Urban Networks [book]

Urban Networks [book]

Urban Networks is the theme for this book, a result of works and reflection on the City of Gothemburg. It explores various ways of reading the city, an introduce a collection of ideas for urban and architectural interventions, as well as pedagogical tools for maping the city.

Editor: Ana Betancour- Artistic Profssor in Urban Design.
Photos by: Oriana Eliçabe.
With the support of: The Cultural Affairs Committee, The City of Gothenburg in collaboration with the U+A/Design Laboratory at Chalmers University of Technology and the A+A/Angency.
Publishing by: Utopi Förlag

Forgotten spaces

”What we’re struggling with here is the big story, and no one thinks they can tell the big story anymore, everyone’s given up; they’re feeling hopeless about their ability to … tell this story. Maybe in economics it’s similar to the turn to microeconomics, away from macro-economics, you know, tending your own little garden while the whole earth is trembling.”

Allan Sekula

Photographer and artist Allan Sekula has spent decades documenting the changing landscape of labour and workplaces, and in particular the harbour and global cargo industry. In works such as Fish Story and The Forgotten Space, Sekula traces the changes brought about by the globalization of trade. By finding the pivotal points that have been at the centre of the greatest changes, Allan Sekula attempts to link the global story — a multitude of simultaneous events — to how it is shaping and changing our lives, and our cities. He does this by linking the move to containerized cargo and the globalization of the world economy, and describing not only how this has changed the visual spaces of harbour and sea, but also the socio-economical realities.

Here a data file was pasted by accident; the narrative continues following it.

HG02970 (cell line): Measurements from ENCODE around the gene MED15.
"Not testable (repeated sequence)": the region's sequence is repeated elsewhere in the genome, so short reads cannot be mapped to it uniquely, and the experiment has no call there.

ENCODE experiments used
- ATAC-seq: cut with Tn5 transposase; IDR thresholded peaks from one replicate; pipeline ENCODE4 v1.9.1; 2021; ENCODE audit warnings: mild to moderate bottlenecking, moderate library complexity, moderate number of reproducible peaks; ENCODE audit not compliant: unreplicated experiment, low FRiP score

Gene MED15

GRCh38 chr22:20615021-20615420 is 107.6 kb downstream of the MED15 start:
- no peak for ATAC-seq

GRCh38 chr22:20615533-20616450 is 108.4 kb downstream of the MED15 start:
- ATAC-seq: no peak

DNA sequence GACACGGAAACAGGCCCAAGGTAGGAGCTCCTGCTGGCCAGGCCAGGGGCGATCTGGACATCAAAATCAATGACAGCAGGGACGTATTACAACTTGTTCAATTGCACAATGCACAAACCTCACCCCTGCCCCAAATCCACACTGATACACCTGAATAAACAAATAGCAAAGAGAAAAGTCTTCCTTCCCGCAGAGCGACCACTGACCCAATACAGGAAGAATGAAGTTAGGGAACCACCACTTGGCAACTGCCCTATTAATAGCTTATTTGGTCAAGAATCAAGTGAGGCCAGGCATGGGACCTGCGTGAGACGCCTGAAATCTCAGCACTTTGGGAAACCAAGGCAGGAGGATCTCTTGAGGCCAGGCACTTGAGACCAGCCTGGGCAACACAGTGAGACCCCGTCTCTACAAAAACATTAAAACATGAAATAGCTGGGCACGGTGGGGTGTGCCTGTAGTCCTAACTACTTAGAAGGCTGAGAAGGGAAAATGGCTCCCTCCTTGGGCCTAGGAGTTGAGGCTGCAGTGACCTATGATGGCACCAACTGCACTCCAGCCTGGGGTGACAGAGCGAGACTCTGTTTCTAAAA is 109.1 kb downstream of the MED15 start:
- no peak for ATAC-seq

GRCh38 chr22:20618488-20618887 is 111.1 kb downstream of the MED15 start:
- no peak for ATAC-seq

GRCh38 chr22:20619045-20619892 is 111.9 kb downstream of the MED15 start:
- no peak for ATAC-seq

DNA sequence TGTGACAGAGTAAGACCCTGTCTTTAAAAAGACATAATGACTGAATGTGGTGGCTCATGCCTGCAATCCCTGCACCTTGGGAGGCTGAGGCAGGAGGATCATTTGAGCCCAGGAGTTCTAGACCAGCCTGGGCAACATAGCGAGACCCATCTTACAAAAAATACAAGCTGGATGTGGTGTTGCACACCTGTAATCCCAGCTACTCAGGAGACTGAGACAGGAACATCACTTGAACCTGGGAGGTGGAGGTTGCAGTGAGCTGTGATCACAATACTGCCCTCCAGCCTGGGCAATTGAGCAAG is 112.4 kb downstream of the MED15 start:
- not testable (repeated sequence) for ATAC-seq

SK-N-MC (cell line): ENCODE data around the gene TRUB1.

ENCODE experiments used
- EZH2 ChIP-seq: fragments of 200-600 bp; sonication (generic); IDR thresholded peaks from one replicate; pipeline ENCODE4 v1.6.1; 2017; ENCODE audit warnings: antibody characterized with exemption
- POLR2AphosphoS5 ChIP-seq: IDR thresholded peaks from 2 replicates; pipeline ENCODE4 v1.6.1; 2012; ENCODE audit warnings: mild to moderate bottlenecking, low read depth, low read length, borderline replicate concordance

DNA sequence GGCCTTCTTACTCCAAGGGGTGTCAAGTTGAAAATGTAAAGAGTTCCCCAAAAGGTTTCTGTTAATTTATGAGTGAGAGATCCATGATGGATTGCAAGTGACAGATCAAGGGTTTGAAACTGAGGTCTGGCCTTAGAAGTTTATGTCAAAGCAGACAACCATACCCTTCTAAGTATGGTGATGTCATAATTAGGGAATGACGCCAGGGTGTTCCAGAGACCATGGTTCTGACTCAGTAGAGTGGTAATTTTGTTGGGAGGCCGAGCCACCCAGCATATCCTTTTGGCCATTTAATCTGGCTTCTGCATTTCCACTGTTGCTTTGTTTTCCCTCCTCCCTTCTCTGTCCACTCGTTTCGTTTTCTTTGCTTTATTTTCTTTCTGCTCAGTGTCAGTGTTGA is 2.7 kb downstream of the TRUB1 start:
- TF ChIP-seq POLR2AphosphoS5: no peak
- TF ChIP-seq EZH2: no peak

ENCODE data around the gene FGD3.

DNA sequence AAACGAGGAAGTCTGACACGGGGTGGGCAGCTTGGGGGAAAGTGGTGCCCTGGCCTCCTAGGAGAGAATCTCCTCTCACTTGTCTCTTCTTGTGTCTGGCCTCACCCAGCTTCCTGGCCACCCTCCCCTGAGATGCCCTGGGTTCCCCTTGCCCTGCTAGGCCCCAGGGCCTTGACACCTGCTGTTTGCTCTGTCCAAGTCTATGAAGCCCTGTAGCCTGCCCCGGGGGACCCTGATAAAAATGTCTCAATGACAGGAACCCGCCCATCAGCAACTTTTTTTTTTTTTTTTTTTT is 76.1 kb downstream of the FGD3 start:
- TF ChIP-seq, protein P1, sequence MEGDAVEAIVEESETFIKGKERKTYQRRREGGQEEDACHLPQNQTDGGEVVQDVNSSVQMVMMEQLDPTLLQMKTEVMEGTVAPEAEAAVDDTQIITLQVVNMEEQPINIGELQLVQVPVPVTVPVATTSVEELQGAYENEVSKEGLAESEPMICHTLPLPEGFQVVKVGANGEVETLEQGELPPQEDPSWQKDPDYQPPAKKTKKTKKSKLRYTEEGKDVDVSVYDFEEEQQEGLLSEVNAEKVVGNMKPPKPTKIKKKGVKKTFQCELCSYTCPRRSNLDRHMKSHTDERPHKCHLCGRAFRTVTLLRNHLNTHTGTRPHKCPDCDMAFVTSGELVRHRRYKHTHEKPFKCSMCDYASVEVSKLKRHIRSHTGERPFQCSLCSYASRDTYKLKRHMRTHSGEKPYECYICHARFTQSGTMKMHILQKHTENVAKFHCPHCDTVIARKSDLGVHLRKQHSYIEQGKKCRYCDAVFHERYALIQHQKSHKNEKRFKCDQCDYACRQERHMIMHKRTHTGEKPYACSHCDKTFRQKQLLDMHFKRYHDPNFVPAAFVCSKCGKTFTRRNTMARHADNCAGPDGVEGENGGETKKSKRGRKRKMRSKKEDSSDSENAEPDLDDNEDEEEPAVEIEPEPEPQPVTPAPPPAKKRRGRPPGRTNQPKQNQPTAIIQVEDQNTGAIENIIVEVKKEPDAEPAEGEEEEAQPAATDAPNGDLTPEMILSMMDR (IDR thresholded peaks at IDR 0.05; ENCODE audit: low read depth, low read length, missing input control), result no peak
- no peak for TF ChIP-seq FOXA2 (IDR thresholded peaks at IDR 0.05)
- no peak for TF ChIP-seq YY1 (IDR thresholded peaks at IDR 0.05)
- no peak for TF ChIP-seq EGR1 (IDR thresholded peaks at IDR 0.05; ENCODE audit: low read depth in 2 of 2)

Less than 50 years ago port cities were visible hubs of commerce and distribution of goods, and by their nature a threshold and connection to the rest of the world. In addition to the profound economic effect this had, the way of living and the trades available to people formed a certain culture surrounding it. The traded goods were visible and there was always someone responsible for unloading, repackaging or carrying it.

Shipping was a very tangible event, and the ship, its crew and the port were understood to be integral parts, of not only trade but also society. With the introduction of ships operating under a flag of convenience (whereby a ship is registered in countries with lax regulations and low labour costs) the shipping industry became a less locally connected business, detached from the ports and their culture, and changed from “something which happened” into a commodity, itself a tradable good.

This transformation, in conjunction with the image of a global, constantly connected world with instant availability of goods, has obscured the ports to the extent that we no longer think about the fact that someone has to ship our consumer goods to us before we were able to buy them. Workers and ships are nothing more than a set of hands and a way to move a number of containers from one point to another.

Spaces In-Between

“It is necessary that social -struggles and -transformation are displayed and disseminated. […]..striving to provoke in others the desire for collaboration, in as much as solidarity, this is the intention of my work – to take part in social processes and collective practices.”

Photographer Oriana Elicabe’s panoramic views of Gothenburg attempt to describe alternative stories of our times. Her photographs present other perspectives on the city of Gothenburg, showing traces of actual stories of events, as opposed to the metaphors of a global automatic network of ports or the generic image of a city as a brand.

In Oriana’s photographs, the urban landscape can be read as a juxtaposition of fragments in the construction of a narrative, an attempt to capture a moment in time. By taking a closer look at the city from within, at its social life and cultural phenomena, Oriana is allowing us to identify and grasp expressions of everyday life. Her images of Gothenburg capture places and activities from different times in the city’s past, and show them in relationship to the present. Old infrastructure projects exist side by side with modern pipelines, and the standardized shipping container — seemingly immobile yet so fundamentally transformative — serves as a backdrop to the city.